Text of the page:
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Hawking to leave Cambridge in protest over budget cuts, heading to Perimeter

by rhody
Tags: hawking, hawking radiation
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Phrak
#19
Jun6-10, 04:28 AM
P: 4,512
Let me get this right. The contemporary world's most renowned scientist is leaving his post in protest over the weaning of his pet interest from the public tit. Is this correct?? I'd thought only children and adolescents had this sense of (what's the word?) righteous charity flowing their way.
rhody
#20
Jun6-10, 09:49 AM
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Quote Quote by Phrak View Post
pet interest from the public tit. Is this correct??
Phrak,

First, like I said in my post I was speculating about his talks with the physicists at PI. Second, if you read the article in post #1, Hawking sees the progress of all of Physics (not just his pet interest) in Britain come to a near standstill for lack of funds. PI was founded mostly through private funding, because of the vision and determination of Mike Lazaridis, see article, and came on-line in 2001.

Have a look at what they are up to: research and education

Rhody...
ViewsofMars
#21
Jun6-10, 10:54 AM
P: 463
Quote Quote by Phrak View Post
Let me get this right. The contemporary world's most renowned scientist is leaving his post in protest over the weaning of his pet interest from the public tit. Is this correct?? I'd thought only children and adolescents had this sense of (what's the word?) righteous charity flowing their way.
"In keeping with university policy, Prof. Hawking retired as the Lucasian Professor of Mathematics at Cambridge University in 2009, the year he turned 67."
http://www.perimeterinstitute.ca/New...med_on_june_20

The above link(url) from Perimeter Institute provides a wealth of information about this topic. Have fun exploring it's website! A video to the right of the website does note that Hawking interests are in space, time and black holes.


Quote Quote by rhody View Post
Phrak,

First, like I said in my post I was speculating about his talks with the physicists at PI. Second, if you read the article in post #1, Hawking sees the progress of all of Physics (not just his pet interest) in Britain come to a near standstill for lack of funds.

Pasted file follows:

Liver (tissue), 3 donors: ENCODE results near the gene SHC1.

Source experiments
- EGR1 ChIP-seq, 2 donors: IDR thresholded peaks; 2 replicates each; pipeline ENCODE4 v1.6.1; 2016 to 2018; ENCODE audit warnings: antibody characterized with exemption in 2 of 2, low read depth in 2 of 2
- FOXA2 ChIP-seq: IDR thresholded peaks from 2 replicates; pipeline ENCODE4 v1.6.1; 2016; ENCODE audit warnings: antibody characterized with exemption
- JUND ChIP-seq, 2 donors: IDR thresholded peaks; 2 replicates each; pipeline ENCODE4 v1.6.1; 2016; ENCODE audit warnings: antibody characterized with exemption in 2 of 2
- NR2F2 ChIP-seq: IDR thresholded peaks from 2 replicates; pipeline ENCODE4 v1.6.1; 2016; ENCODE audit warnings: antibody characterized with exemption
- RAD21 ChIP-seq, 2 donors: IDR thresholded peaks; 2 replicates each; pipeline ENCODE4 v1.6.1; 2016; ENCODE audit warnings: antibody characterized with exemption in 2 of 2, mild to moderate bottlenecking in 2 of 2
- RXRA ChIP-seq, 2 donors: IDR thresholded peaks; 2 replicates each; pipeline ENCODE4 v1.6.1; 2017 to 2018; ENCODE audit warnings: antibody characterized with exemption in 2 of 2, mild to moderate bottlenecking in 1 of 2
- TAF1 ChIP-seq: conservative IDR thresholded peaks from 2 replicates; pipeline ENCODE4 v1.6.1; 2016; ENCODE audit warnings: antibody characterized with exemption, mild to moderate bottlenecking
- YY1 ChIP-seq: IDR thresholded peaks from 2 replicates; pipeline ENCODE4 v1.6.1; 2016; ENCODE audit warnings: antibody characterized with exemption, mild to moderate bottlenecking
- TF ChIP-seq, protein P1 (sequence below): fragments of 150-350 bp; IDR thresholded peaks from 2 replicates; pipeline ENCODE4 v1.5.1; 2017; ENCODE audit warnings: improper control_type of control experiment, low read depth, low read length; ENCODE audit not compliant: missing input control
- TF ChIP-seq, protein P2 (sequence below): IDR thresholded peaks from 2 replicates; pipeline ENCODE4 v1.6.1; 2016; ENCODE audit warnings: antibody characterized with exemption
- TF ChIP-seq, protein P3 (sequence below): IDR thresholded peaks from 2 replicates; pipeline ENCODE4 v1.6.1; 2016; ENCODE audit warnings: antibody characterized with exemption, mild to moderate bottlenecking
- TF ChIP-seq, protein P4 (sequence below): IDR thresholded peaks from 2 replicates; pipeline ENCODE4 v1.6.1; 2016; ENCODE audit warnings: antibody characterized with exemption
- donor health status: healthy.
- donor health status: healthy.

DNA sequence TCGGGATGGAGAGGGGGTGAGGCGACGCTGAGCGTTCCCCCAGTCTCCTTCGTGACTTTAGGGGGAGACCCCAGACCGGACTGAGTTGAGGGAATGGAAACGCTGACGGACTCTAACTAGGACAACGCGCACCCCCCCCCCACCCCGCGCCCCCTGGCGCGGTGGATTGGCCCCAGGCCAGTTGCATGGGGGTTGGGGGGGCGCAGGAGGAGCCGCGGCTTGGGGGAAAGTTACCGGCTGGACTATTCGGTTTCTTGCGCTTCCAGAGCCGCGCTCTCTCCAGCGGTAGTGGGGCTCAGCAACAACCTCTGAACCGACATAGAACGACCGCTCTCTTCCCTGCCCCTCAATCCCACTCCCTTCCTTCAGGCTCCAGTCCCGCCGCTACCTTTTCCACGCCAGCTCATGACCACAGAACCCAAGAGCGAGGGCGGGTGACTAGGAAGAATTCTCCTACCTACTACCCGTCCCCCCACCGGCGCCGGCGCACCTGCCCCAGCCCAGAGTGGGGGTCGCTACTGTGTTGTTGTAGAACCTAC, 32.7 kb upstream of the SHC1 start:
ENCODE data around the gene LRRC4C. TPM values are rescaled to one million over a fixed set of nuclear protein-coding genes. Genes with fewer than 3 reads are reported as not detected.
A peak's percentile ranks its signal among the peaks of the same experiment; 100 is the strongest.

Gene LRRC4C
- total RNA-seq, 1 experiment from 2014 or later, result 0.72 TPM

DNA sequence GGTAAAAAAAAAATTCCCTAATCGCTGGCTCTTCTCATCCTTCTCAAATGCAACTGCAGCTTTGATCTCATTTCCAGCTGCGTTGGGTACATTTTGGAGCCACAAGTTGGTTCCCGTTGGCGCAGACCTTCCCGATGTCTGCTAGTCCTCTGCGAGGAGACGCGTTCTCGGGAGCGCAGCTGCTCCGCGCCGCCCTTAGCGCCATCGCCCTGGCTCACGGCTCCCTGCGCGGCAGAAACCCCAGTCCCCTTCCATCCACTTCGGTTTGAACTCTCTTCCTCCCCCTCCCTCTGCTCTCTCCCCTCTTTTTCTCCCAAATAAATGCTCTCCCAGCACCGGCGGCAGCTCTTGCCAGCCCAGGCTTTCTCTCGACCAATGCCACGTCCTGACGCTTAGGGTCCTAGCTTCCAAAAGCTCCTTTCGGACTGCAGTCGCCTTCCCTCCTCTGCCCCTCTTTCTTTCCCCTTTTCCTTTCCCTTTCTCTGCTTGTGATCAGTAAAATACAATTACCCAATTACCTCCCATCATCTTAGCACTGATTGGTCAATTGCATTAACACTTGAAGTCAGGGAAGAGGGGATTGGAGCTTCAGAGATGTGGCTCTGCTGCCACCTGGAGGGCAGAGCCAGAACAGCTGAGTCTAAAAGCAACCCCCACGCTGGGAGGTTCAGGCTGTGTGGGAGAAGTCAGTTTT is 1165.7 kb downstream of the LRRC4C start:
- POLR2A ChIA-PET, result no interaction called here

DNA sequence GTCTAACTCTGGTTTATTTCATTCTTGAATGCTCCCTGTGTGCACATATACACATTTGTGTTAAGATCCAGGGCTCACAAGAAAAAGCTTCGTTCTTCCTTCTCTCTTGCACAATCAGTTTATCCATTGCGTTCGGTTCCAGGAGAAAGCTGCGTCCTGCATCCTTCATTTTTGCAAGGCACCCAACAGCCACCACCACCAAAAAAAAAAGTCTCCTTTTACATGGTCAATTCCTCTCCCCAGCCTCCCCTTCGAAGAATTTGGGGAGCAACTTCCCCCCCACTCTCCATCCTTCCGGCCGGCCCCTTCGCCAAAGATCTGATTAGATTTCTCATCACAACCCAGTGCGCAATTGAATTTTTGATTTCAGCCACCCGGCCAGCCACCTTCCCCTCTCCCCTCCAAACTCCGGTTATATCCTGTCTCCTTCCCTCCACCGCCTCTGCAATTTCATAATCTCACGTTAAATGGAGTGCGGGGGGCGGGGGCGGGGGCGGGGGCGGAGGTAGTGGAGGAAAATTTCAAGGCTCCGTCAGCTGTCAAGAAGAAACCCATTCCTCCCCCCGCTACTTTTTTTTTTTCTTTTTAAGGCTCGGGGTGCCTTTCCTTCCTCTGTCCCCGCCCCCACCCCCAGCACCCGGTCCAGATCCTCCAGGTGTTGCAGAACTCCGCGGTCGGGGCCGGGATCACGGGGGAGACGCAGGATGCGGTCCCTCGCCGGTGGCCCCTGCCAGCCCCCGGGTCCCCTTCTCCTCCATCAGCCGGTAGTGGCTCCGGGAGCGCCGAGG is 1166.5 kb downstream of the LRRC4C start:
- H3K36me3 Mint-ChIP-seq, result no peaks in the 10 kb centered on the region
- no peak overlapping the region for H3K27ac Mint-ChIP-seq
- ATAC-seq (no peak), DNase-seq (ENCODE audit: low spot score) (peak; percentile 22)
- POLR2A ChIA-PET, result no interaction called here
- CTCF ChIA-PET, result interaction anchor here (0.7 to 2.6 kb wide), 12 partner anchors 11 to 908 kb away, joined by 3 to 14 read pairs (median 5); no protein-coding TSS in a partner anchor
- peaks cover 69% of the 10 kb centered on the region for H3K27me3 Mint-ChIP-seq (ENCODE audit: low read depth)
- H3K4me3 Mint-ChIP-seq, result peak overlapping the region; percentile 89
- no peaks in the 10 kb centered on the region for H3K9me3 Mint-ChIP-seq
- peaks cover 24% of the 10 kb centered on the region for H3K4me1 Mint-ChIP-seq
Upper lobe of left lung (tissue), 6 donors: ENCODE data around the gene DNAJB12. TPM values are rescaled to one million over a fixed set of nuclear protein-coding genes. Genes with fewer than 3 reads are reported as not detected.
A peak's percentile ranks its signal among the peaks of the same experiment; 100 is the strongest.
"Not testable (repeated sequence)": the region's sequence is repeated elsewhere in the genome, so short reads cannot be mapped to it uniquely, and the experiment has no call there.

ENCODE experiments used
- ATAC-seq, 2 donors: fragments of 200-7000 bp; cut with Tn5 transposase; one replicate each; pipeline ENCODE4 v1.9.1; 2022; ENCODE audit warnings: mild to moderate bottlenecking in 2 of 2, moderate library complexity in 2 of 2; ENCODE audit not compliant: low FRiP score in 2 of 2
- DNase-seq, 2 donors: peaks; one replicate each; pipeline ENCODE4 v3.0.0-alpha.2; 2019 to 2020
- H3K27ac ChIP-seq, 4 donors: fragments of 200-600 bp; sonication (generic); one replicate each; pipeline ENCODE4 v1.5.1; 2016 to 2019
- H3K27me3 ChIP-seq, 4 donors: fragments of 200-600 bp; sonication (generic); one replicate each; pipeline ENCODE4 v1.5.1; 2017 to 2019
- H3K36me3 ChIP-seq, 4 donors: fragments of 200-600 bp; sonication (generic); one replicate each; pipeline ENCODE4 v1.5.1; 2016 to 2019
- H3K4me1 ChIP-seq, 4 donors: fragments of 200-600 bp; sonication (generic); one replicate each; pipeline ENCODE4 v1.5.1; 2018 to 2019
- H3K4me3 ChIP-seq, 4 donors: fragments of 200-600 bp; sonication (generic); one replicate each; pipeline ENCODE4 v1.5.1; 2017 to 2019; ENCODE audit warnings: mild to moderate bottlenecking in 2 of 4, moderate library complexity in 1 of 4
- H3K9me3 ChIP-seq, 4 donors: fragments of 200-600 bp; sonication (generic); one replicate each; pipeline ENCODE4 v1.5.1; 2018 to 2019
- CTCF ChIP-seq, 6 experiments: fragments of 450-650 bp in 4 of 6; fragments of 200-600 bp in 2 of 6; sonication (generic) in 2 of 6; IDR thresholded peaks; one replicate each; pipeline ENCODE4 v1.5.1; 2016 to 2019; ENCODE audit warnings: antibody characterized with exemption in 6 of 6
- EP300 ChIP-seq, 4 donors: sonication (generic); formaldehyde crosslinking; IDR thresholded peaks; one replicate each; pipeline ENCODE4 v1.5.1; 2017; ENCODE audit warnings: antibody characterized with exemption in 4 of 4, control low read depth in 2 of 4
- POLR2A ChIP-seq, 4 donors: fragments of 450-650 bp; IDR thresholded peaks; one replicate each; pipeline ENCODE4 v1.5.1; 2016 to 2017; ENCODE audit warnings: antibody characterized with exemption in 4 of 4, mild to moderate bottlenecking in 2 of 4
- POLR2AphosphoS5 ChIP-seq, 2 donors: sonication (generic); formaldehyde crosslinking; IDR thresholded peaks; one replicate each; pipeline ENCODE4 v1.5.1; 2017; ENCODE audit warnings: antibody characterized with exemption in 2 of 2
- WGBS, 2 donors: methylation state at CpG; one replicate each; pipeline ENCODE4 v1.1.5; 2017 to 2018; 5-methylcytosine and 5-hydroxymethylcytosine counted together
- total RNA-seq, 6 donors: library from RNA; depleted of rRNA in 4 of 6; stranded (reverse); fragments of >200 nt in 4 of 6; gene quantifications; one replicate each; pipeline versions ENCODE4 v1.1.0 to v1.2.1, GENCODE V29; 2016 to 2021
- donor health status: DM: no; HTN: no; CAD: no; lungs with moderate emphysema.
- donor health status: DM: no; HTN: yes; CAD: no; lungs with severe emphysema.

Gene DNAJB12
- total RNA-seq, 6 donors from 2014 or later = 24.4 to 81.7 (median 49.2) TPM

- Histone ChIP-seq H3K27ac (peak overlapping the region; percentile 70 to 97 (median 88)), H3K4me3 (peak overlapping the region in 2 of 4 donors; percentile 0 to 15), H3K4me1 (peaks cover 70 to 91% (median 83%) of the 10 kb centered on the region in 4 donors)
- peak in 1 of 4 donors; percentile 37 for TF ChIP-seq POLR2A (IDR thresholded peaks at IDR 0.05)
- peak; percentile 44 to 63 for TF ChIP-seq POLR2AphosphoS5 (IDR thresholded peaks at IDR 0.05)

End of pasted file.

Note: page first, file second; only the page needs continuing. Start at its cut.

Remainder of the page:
Rhody...
Rhody as the OP, the article you presented in post #1 is what I consider to be poor news reporting.

I'd like to address your comment Rhody, "Hawking sees the progress of all of Physics (not just his pet interest) in Britain come to a near standstill for lack of funds." Well, there doesn't appear to be a lack of funds at Cambridge University.

May 2010, Issue 12
"Building the Future
Vice-Chancellor Professor Alison Richard on how new buildings and refurbishments across the University are helping research to flourish."
[Please read on . . .]
http://www.research-horizons.cam.ac....uture--p-.aspx

and

"May 2010, Issue 12
Probing the Universe: Kavli Institute for Cosmology
Scientists at Cambridge’s Kavli Institute are studying how the Universe developed after the Big Bang by analysing light emitted up to 13.7 billion years ago.

"It may be one of Cambridge’s newest buildings but its historic roots lie in one of the University’s oldest scientific research departments. The 4 million Kavli Institute for Cosmology Cambridge (KICC), opened in 2009, is built just yards from the University Observatory, where astronomical research has been carried out since the early 19th century. In the intervening years, Cambridge has developed an international reputation for ground-breaking discoveries about the origin, evolution and structure of the Universe, thanks to research in the Institute of Astronomy, the Department of Physics’ Cavendish Laboratory and the Department of Applied Maths and Theoretical Physics (DAMTP).

"The driving force for the new Institute was to bring together some of the groups from these departments, as Professor George Efstathiou, Director of KICC, explained: ‘The spread of research across departments owes much to the natural divisions that resulted from the diverse ‘tool boxes’ used to study different areas of cosmology, such as the events following the Big Bang, the birth of stars, the structure of the Universe and so on. Today, though, there are increasing overlaps and it makes sense to integrate research programmes where there is common ground.’

"KICC is now home to 55 scientists, including many graduate students from each department, and is also recruiting a new generation of research scientists: Drs George Becker, Ian McCarthy and Carrie MacTavish are the first Kavli Institute Fellows to be appointed, funded by an endowment from The Kavli Foundation to pursue independent research in Cambridge."
http://www.research-horizons.cam.ac....ology--p-.aspx


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